We have all been blessed with amazing people in our lives. Whether our acquaintances with them are short-term or last a lifetime, these individuals change us in unexpectedly remarkable ways. I gratefully acknowledge that I’ve been generously blessed in this regard. I honestly have no idea of who I would be if I hadn’t shared the path with the many exceptional souls who have graced my life. The guide who led us during our visits to the Holy Land is counted among them. Yossi claims to be a non-believer who is incapable of praying. Yet, during our time together, Yossi revealed the God of Israel through much of what he said and did…
I never expected to visit Israel’s holy places. That I’ve done so three times surprises me more than you can imagine. My first trip proved to be a homecoming of sorts. Yossi acknowledged early on that Israel is as much our homeland as it is his own. Yossi pointed out that our roots lie deep within Israel’s soil just as his do. Because I’d researched most of our destinations beforehand, I often allowed Yossi’s words to fade into the background while I absorbed the sites before me. I call this encounter a homecoming because I felt that I’d been to Nazareth and Magdala, Capernaum and Jerusalem a hundred times before. I’d visited these places and many others through my parents’ accounts of Jesus’ life, the scriptures, catechism classes, theology courses, several great homilies and good books. Over the years, I’ve developed enduring relationships with Jesus’ mother Mary, Mary Magdalene, Peter, Martha, Mary and Lazarus to name few. For most of my life, I’d pictured each of them interacting with Jesus. These images came to life with Yossi’s every word regarding Jesus and the God to whom Jesus led the people.
My husband and I returned to Israel a second time to assist with the tour. This time, we helped to keep the group together while Yossi shared his wisdom regarding the sites and the God who seemed with us at every turn. This time, I found myself anticipating Yossi’s commentaries as I’d recalled each one with surprising accuracy. This time, Yossi spoke with greater urgency when he asked us to pray for peace in his country. “I cannot pray,” he reminded us, “so you must do this for me.” This time, I told Yossi often that he talked to God far more eloquently than most people I know. Every time, Yossi smiled shyly before resuming his narrative.
In January, Mike and I traveled to the Holy Land once again. This was an emotional endeavor in many ways. This would likely be our last encounter with Yossi on Israel’s soil. It would be our last opportunity to sail the Sea of Galilee and gaze upon the shoreline Jesus frequented. In Magdala, my tears welled up as the clouds rained upon the synagogue’s ruins. It was there or nearby that Jesus and Mary Magdalene forged the friendship which took them to Calvary. During this trip, I couldn’t help hanging on to Yossi’s every word. Yossi’s descriptions of Jesus’ work, the politics of Jesus’ time and the ruthlessness of the Pharisees tore at my heart. Jesus’ people suffered greatly under Roman rule. Jesus’ people also suffered greatly under the temple hierarchy who used their positions to secure their power and their own comfort at the people’s expense. Yossi shook his head as he acknowledged that much hasn’t changed since Jesus walked among us. “We need Jesus’ God to bring about peace,” Yossi insisted.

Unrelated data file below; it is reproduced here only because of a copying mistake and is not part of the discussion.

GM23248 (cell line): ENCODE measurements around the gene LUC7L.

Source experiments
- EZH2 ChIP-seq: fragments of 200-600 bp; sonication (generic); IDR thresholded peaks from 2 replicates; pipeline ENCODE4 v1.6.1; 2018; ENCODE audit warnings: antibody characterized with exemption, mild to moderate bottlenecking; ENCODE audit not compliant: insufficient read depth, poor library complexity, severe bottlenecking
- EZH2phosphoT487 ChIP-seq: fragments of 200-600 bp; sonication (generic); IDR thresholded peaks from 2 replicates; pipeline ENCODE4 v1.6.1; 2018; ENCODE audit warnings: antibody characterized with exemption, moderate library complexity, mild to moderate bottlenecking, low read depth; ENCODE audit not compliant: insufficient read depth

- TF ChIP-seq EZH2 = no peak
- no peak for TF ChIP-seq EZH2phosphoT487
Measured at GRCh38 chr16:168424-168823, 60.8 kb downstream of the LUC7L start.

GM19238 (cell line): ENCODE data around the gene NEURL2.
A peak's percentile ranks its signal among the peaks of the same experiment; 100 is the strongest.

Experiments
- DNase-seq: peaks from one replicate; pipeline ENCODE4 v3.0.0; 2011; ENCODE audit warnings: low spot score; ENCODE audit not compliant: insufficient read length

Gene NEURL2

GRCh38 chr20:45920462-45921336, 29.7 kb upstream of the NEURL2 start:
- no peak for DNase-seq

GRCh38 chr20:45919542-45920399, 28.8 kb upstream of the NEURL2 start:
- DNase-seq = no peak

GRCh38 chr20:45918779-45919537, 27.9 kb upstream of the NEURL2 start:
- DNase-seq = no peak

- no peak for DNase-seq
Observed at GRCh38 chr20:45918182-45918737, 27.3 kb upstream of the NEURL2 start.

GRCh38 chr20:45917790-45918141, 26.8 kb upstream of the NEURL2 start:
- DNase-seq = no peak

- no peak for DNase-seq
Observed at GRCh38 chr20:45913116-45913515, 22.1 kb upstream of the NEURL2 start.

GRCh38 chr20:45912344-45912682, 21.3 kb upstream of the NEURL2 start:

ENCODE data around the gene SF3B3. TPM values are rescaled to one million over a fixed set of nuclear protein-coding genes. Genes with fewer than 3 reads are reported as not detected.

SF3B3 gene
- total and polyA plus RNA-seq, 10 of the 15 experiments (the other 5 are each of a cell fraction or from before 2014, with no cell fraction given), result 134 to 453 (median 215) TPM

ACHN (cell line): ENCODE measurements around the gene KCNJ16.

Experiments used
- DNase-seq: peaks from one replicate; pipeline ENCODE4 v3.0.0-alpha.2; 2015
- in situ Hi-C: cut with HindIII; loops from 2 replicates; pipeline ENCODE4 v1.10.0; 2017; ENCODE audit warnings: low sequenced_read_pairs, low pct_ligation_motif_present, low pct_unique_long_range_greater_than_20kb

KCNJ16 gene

I share all of this because you and I are challenged to make the changes Jesus set in motion so long ago and which Yossi hungers for today. Our call begins with Sirach’s (15:15-20) encouragement to trust God. When we trust God, we will work to improve this world because we realize that the outcome which awaits us is worth the effort. In his letter to the Corinthians (1 Corinthians 2:6-10), Paul encouraged his followers to rely upon God’s wisdom rather than that of the world. Paul insisted that when we think as God thinks, we’re equipped to transform this world into God’s image of what it should be. Matthew’s gospel (5:17-37) tells us that Jesus called his disciples to do just that. Jesus listed the commandments one by one and then reinterpreted their meaning. It was not enough not to kill, not to commit adultery and not to lie. The Pharisees did as much. Jesus asked his followers to focus less upon the letter of The Law and more upon the spirit in which The Law was given. Once the disciples embraced the loving God to whom The Law guided them, Jesus knew they would indeed change their world.
It seems to me that Yossi has taken Jesus’ challenge to heart. He never missed an opportunity to remind us to pray and then to work toward peace in his country and here at home. Yes, I have been blessed with many amazing people in my life. I count Yossi among them because he echoes Jesus’ message and the essence of God’s love for us in both his words and his actions. More importantly, Yossi inspires me to do the same.
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